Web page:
We had a great time at the races and look forward to the upcoming Classic boat show that will feature even more old boats. Rick thinks this is just great!

Thursday, March 17, 2011

Antique Motorcycle meet here at the RV Park

We were surprised to find a number of RVs towing motorcycles entering the Southern Palms RV park where we are spending the winter. Rick looked again and said these are not normal bikes -- they are REALLY old! Naturally, Rick wanted to check these out! It turned out that the Antique Motorcycle Club of America was having a meet in the Eustis area and several competitors were staying in our area of the RV Park.

This was an interesting group-- led by a vintage BMW motorcycle. Makes quite a comparison with the cute little red Honda light motorcycle!

Around the corner was a rig with 3 old bikes. We got to speak with the guys working on these and were amazed at the condition of the motorcycles. This one is a Rudge Multi and we could tell it was old -- we guessed about 1925 and were high! This is actually a 1913 motorcycle -- 98 years old! Unbelievable! What was really remarkable was that these all ran flawlessly. It was very cool to see the guys riding around the park on a 1913 motorcycle.

This is a 1939 BSA bike that apparently is very rare and was immaculate. Notice the difference between these bikes - the 26 year gap provided a real maturing effect on the technology. These machines are a real effort to keep running and shining as new - imagine trying to find a part for a 1913 machine!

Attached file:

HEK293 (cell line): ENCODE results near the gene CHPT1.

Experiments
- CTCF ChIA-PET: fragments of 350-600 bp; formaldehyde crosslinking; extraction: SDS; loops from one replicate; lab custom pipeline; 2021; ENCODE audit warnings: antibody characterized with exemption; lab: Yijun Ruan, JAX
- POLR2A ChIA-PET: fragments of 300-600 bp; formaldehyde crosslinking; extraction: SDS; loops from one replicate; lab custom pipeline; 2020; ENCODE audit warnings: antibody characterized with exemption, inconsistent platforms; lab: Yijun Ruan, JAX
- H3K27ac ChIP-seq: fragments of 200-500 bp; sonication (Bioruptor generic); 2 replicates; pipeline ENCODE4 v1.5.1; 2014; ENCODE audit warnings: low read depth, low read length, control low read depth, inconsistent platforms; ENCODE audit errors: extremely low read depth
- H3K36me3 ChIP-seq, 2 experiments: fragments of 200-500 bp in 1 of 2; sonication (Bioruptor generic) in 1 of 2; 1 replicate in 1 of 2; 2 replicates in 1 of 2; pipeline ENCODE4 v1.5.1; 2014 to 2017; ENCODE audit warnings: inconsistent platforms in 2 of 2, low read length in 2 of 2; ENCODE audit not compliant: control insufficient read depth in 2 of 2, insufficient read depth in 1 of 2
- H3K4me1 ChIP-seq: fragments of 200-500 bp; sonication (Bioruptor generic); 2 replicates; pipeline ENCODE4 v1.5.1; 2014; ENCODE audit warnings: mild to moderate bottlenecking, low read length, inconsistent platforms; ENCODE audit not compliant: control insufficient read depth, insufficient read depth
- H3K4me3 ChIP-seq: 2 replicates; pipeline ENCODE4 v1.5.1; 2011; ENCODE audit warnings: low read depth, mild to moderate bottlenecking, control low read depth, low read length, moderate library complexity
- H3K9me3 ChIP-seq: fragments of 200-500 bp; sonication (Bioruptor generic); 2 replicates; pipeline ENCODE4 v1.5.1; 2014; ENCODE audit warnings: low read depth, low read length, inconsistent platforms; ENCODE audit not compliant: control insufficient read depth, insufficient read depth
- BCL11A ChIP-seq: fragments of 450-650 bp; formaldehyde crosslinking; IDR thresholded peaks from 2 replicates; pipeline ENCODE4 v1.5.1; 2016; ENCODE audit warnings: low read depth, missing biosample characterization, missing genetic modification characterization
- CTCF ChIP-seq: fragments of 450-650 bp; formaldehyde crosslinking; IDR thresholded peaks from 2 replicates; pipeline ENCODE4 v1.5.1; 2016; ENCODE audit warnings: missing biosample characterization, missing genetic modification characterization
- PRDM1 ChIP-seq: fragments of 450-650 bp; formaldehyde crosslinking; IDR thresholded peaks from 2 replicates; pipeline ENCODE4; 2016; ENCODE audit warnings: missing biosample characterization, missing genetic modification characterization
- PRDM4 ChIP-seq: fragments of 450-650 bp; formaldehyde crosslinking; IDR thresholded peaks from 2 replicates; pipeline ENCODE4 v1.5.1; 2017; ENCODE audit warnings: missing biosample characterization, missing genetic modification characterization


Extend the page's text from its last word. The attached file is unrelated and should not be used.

You can readily see the concept of the early motorcycle as a powered bicycle which this rig really is. Power was transferred by a rubber belt that was stapled together -- just like it was 98 years ago. It was very quiet when running and started by pedaling much like a moped.

Lots of fun to see these cycles and talk with the collectors who keep them running.

Tuesday, March 8, 2011

Surprises in Leesburg, FL

Rick has been playing golf a couple times a week and last week, as he and his group approached the first green, found a group of sandhill cranes on the green.

It was pretty clear that these guys thought they were in charge and were not shy at all. In fact, they did not want to move so that we could putt the ball toward the hole! Slowly, they decided to ease along, making very load squawks to show their displeasure! We enjoyed seeing these large, beautiful birds.

We were shopping the other day and as we went out to the car, Rick heard a great sound as a four engined plane cruised overhead. Wow -- a B-24 on approach to the local Leesburg airport. We quickly traveled to the nearby airport and found that the Collins Foundation was in town with their flying collection of WWII aircraft! This B-24 was perfect and really was incredible to see.

Collins brought three aircraft, including this perfect P-51 Mustang fighter. This plane was a remarkable sound in the air and can exceed 400 mph. This plane protected bombers as they flew from England to Berlin and back -- imagine sitting in this small cockpit for hours -- and then having air to air combat with German fighters. Gives us pause to consider that.

Here is Rick's favorite -- the B-17. Imagine seeing these great aircraft on approach to the airport. Collins keeps these aircraft in perfect condition and tours the country to acquaint folks with the history of aviation in WWII.

While these planes were huge in the WWII era, they are very cramped and small inside. Rick has toured inside them and was amazed at how tight they are; of course, they were designed to carry a heavy bomb load and not provide luxury accommodations!